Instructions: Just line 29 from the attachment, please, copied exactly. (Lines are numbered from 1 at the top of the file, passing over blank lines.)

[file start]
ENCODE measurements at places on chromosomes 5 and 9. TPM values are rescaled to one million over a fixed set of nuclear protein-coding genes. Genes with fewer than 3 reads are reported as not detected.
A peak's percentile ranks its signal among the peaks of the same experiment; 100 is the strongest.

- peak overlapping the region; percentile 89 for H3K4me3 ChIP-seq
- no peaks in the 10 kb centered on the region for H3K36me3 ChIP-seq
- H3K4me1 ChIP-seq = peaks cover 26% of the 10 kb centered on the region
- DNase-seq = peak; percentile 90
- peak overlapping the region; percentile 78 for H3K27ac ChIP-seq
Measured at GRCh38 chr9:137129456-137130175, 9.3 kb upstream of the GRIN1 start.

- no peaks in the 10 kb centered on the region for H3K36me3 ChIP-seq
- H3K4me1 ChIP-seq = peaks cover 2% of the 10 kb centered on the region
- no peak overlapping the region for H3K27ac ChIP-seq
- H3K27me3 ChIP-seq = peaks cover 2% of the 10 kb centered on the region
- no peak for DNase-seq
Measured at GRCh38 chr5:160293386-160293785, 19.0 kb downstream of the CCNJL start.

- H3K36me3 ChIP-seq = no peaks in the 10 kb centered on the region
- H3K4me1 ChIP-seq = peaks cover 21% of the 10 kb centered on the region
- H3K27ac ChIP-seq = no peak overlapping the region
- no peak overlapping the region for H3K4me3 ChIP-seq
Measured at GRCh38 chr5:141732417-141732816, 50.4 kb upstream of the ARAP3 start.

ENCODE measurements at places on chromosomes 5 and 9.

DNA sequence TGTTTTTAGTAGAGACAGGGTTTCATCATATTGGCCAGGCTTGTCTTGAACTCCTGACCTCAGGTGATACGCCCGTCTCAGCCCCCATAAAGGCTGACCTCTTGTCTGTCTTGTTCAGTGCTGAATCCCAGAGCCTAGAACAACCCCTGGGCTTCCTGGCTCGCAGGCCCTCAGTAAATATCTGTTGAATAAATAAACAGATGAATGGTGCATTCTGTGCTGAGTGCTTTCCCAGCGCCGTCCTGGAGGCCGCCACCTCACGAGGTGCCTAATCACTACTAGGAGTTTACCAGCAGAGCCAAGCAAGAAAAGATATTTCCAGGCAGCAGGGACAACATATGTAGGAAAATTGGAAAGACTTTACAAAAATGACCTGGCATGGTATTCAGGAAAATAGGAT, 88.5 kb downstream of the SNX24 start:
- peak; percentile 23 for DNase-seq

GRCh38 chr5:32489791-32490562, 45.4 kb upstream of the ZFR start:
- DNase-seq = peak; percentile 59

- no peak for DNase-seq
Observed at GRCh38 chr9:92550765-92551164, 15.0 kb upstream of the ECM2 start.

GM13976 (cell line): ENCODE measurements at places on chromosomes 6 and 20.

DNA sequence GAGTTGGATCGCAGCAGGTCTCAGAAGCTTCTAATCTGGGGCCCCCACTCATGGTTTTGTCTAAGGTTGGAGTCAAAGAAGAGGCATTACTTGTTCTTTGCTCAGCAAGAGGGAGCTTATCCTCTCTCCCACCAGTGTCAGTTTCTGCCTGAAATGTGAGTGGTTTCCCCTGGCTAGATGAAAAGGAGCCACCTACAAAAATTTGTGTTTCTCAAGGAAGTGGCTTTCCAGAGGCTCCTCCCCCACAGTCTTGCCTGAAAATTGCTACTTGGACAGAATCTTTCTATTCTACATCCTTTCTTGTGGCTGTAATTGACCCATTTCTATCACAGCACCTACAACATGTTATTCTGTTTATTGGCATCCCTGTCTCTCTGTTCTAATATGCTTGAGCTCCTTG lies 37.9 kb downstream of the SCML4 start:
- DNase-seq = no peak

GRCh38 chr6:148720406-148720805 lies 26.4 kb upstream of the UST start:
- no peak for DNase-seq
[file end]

- DNase-seq = no peak